Would You Dive Into a Pink Lake?

Would You Dive Into a Pink Lake?

During this November’s heat wave would you jump into a pink lake? Lake Hillier is a rare occurrence in Western Australia and one of only eight pink lakes known today out of an estimated 117 million lakes in the world!

Scientists have only a slight idea why this and the other seven lakes are pink. They think it could be due to Dunaliella salina a microbial algae species and halobacterium which is made of several species of algae, according to placestoseeinyourlifetime.com

“Lake Hillier was discovered by navigator and cartographer, Matthew Flinders in 1802,” states unusualplaces.org . Lake Retba, Hutt Lagoon, Pink Lake, Salina de Torrevieja, and Dusty Rose Lake are all the other magnificent pink lakes.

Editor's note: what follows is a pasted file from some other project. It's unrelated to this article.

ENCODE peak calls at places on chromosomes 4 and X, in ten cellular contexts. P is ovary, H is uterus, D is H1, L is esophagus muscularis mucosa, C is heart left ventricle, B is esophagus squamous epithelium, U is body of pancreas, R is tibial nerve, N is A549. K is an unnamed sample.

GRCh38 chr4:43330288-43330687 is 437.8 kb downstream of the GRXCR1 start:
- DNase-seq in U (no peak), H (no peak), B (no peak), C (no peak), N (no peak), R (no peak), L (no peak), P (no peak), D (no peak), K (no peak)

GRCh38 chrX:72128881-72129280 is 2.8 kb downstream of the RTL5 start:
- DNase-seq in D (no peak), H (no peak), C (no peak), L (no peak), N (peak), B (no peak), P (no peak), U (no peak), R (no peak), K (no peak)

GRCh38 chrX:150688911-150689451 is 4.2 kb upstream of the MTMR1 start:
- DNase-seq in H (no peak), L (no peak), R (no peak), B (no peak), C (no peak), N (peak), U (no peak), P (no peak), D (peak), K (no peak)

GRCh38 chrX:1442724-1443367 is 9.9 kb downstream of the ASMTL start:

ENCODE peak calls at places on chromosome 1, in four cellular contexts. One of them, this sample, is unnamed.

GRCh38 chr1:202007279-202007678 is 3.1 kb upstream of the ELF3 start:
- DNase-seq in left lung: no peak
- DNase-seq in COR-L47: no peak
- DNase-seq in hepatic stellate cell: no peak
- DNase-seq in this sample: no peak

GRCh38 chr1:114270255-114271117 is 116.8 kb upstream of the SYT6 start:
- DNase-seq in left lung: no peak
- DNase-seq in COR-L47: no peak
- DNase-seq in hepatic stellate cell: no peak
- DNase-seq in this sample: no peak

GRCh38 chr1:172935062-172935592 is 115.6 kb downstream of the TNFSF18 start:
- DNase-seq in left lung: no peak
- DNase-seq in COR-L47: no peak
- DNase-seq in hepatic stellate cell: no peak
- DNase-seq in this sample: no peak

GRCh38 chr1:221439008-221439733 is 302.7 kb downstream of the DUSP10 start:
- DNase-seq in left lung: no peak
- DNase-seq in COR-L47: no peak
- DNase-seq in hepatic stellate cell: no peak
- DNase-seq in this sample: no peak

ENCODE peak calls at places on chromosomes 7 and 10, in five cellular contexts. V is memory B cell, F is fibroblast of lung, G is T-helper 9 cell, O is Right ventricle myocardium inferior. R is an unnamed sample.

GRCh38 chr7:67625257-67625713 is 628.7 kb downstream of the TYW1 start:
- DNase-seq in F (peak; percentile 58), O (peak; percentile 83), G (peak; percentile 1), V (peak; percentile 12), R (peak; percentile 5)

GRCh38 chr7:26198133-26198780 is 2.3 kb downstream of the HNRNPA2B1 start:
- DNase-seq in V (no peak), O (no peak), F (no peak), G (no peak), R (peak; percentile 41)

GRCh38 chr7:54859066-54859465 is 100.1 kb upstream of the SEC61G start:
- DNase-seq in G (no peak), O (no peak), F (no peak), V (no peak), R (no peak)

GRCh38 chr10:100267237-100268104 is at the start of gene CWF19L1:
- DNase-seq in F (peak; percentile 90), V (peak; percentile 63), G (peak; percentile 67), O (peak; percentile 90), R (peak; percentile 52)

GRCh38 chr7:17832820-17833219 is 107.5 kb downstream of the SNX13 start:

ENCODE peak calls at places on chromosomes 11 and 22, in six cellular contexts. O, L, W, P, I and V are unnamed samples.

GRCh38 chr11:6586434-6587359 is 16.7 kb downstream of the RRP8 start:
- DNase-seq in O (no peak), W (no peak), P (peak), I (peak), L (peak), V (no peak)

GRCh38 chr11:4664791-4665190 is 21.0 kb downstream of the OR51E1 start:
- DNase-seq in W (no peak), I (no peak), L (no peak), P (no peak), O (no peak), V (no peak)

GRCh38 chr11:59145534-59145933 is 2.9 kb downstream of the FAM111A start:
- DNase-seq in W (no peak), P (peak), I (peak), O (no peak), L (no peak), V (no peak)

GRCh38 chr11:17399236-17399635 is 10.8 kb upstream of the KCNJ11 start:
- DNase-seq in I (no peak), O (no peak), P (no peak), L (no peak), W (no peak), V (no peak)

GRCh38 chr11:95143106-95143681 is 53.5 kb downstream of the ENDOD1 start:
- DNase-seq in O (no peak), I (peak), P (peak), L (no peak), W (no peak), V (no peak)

The lake is located on Middle Island off the coast of Western Australia. The only way it can be viewed is from up above in the air. Another way to view it is on the Recherche Archipelago, a cruise from Esperance in Western Australia.

Lake Hillier has been identified by Birdlife International as an “Important Bird Area,” because it “supports significant number of native and migratory birds,” according to australia.com

With a length of 600 meters (1968.5 feet) and width that is no more than 250 meters (820.21 feet). Lake Hillier is considered small by most standards according to hillierlake.com